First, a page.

In 2018, the London-based media company Intelligence Squared hosted a debate entitled “Brave New World vs Nineteen Eighty-Four,” introducing these novels as books that, “speak to us in our own time with great urgency and topicality.” So urgently do they speak to us, that the organisers decided to be topical and settle a burning century-old question once and for all: “Which one does that more than the other one?” Who would be adequate to such a profound task? Thankfully, the Trump-obsessed Adam Gopnik and the insufferable Will Self were on hand. Gopnik argued that Nineteen Eighty-Four, while Self asserted that Brave New World, speaks to us in our own time with greater urgency and topicality.
Self answered Gopnik’s obsession with Trump with an obsession of his own: his audience’s attachment to their cell phones. And thus were two of the most prescient authors of the twentieth century, Orwell and Huxley, reduced to chasing Trump, cell phones, and amphetamines amid a slew of gratuitous audience insults and apocalyptic prognostications concerning Trump. Doubtless, there will have been audience members hoping for some insight from these two novels considered together, some kind of synthesis. Instead, we were treated to a slanging match of each debater trying to show how many predictions the other’s novel got wrong. At least as an allegory, the event reflected the fragmented identity politics freak show our society had been reduced to. No-one cared to mention Islam, the obvious candidate for Nineteen Eighty-Four. It took an audience question on China, right near the end, to quite literally shock Self out of his indulgence. China, yes! But it was too late to turn the juggernaut; in any case, Self had clearly never even thought about it.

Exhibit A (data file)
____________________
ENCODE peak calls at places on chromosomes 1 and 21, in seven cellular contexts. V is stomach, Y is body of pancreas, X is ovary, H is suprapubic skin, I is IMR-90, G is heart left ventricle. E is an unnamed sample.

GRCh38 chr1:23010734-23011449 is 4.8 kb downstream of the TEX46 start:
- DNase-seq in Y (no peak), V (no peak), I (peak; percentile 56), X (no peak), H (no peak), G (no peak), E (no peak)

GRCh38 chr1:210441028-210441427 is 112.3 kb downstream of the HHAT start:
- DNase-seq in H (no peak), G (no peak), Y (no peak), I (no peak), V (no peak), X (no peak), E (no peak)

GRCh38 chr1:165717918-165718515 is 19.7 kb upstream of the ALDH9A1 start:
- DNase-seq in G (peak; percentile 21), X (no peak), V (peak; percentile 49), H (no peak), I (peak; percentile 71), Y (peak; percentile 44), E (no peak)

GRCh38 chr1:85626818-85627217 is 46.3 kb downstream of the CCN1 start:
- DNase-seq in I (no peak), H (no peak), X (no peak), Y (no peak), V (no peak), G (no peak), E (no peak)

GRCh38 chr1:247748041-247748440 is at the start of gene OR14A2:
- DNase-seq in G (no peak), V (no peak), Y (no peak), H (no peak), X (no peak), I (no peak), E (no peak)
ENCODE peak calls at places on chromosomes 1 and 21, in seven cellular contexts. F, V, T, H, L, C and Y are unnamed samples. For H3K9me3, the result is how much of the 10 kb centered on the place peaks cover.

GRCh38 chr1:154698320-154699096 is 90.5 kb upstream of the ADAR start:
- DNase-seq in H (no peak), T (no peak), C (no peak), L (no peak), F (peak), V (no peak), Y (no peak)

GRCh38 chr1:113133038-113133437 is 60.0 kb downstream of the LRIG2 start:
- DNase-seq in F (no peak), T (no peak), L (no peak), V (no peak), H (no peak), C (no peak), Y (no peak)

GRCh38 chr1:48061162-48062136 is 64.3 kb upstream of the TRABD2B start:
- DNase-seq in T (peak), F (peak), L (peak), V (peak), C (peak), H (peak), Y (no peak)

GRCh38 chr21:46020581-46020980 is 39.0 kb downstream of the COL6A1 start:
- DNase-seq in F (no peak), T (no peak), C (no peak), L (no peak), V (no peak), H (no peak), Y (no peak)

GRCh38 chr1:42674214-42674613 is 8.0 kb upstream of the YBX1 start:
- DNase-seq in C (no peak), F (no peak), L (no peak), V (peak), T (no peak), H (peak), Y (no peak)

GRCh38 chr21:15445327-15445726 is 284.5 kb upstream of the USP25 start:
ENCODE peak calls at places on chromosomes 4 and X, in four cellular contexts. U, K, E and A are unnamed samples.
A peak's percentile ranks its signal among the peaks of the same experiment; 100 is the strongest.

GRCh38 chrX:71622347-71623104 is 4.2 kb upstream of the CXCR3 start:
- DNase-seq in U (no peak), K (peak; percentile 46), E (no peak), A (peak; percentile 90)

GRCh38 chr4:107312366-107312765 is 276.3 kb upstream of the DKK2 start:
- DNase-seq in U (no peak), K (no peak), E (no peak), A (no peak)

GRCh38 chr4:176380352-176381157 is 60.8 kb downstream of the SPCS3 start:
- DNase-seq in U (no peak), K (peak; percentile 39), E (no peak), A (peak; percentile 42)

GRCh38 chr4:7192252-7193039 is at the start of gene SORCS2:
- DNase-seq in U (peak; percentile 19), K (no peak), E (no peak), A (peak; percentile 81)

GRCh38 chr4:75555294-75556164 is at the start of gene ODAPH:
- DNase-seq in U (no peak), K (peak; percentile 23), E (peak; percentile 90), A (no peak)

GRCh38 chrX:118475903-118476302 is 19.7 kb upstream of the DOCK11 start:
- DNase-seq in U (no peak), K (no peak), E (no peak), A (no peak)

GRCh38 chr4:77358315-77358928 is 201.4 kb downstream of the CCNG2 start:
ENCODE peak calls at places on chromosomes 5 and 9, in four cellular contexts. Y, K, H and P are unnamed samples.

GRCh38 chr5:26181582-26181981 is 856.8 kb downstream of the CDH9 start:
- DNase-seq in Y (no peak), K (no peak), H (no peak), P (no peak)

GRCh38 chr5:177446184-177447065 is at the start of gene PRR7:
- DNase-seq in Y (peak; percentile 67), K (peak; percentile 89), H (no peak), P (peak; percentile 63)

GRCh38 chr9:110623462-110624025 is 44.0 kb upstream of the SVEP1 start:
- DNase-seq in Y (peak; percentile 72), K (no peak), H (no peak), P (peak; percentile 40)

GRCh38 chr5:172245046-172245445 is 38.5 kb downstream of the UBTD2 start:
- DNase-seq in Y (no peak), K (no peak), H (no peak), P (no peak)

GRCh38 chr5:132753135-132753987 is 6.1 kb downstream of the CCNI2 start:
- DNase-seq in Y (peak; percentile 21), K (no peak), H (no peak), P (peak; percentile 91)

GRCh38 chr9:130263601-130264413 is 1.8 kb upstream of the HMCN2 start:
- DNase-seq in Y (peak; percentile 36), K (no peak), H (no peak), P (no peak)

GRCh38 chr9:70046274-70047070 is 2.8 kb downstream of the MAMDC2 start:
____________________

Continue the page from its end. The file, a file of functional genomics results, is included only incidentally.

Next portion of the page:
China is the obvious candidate for Brave New World, with monosodium glutamate in the role of the ubiquitous Soma, the numbing drug of the brave new Third World. Monosodium glutamate (MSG) was first isolated as a taste substance in Japan early in the 20th century. When the ‘People’s Republic’ and its famines came along, MSG turned out to be the magic ingredient to transform the disaffected into the apathetic, through giving the only food available to the people, vile and void of nutrition, the illusion of taste and goodness that would make them proud. It worked.
Ajinomoto swept through Japan's island colony of Taiwan, but initially failed to make the jump to the Chinese market, which had very similar cuisine to Taiwan. The reason? Ajinomoto was a symbol of Japanese imperialism, profoundly offensive to the Chinese. Yet it was an excellent fit with Chinese cooking, especially as a savory vegetarian alternative to meat. So the Chinese knocked it off, selling their own copies with Chinese names and Chinese packaging; and very soon, these copies were outselling the original. —Brian Dunning, MSG: How a Friendly Flavor Became Your Enemy.
To be clear, monosodium glutamate is freely available as a flavouring and food additive in many countries. What MSG does to the body has been the focus of many studies, the most obvious and immediate side-effects being intense thirst and heart palpitations. In most cases of its use, it is added to food to enhance an already palatable, if not wildly exciting flavour, or to out-taste a rival product on the market. In China, though, in the 1950s, when there was no flavour to enhance, and instead only a revolting taste to conceal, it was pressed into service to create flavour. What you taste is only MSG, nothing else. The trick is to add "just the right amount" of MSG to avoid the nasty side effects. I offer my personal experience with MSG.